My Great Aunt Mildred “Babe” Didrikson Zaharias breaking the world and Olympic record in the 80 meter hurdles at the 1932 Los Angeles OlympicsWell, it is an Olympic year and the age old debate rears its head again: Can female athletes compete against men?
As a member of the Texas Christian University rifle team, junior Sarah Scherer competes against some of the best female—and male—shooters in the country. But when she competes in the second round of the Olympic trials at Camp Perry, Ohio, this weekend, she’ll only be competing against other women.
Why is that? Is it still unfair for men and women to compete against one another—even in sports where size and strength matter little? Or is it just latent sexism?
Shooting is a sport that certainly requires more brain than brawn. Keen sight, breathing control and trigger squeeze are among the qualities that make an Olympic-caliber shooter. Yet, most shooting competitions remain segregated.
It wasn’t always this way. For decades men and women regularly shot against one another in international competitions. But in 1976, American Margaret Thompson Murdock tied for the gold at the Montreal Olympics in the small-bore rifle against teammate Lanny Bassham. When the judges examined the targets more closely, Bassham was awarded the gold, but Thompson’s performance was enough to put pressure on the International Olympic Committee—primarily from Eastern European teams—to segregate the sport.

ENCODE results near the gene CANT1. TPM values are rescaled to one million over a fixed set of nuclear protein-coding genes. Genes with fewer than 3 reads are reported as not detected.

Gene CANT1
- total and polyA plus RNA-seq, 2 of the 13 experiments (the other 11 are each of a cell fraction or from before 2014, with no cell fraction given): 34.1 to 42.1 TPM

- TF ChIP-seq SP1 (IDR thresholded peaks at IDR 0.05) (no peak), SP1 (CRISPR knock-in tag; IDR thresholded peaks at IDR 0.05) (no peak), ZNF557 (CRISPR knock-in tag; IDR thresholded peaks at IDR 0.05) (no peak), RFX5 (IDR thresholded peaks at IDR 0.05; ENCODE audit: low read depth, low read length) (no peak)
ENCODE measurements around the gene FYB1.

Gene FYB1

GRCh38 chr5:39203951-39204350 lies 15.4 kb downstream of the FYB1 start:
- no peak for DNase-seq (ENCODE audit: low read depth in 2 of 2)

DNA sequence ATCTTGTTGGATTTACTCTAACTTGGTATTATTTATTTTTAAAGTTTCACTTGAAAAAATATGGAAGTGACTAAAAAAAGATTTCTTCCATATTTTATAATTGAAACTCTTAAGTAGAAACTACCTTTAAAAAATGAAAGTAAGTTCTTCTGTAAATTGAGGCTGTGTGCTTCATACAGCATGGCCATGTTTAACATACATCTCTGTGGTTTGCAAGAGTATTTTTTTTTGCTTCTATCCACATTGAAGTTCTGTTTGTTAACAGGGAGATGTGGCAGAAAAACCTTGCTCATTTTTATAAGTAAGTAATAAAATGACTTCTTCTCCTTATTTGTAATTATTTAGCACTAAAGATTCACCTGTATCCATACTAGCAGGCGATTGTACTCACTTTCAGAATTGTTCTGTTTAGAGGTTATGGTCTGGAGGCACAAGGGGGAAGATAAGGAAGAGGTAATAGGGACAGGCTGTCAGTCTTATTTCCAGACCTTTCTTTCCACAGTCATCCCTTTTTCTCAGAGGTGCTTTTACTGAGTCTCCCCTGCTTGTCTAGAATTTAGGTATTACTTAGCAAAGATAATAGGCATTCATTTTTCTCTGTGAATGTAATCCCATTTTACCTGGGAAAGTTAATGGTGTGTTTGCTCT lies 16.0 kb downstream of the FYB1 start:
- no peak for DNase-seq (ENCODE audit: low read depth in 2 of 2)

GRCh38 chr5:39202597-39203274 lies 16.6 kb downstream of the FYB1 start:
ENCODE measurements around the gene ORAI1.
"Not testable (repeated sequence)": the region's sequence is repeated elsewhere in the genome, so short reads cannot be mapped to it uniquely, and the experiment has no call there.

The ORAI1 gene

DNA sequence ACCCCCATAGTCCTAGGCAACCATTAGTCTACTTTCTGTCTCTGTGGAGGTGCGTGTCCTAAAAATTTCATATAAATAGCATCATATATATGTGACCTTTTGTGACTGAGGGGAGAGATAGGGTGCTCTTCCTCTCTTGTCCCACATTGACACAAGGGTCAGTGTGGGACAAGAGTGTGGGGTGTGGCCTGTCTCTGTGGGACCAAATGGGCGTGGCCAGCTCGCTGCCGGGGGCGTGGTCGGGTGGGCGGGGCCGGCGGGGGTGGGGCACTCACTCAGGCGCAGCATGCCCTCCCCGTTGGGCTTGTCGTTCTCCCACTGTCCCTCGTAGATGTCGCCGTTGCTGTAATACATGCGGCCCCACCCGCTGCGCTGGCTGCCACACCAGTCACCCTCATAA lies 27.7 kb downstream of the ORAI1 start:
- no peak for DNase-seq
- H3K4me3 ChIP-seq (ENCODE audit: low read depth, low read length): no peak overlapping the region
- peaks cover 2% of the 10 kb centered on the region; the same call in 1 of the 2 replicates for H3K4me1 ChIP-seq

Currently, male and female Olympians only compete head-to-head in equestrian and sailing. There are also mixed events in badminton, luge and tennis. But there are clearly other sports where it is apparent that female athletes could compete with the men if they had the opportunity.
Read the entire excellent post.
In my Great Aunt’s day, Babe was restricted even to the number events in which she could compete. Most sports pundits at the time and subsequently have speculated that she could have won more than the three Olympic medals in the mere three events in which she competed.
Representing her company in the 1932 AAU Championships, she competed in eight out of ten events, winning five outright, and tying for first in a sixth. In the process, she set five world records in the javelin throw, 80-meter hurdles, high jump and baseball throw in a single afternoon. Didrikson’s performances were enough to win the team championship, despite her being the only member of her team.
It really is time to open up competition in the Olympics and within reason. I don’t suppose we will be seeing men and women competing against each other in the shot put, boxing or wrestling.
But, in other sports, why not?
The dental evidence is in but DNA testing is coming, no? Age cheating is too common in sports from Little League baseball to now the Olympics.
Testing for drugs in sport is commonplace and so will an age verification system.
Sad, but everyone wants an angle.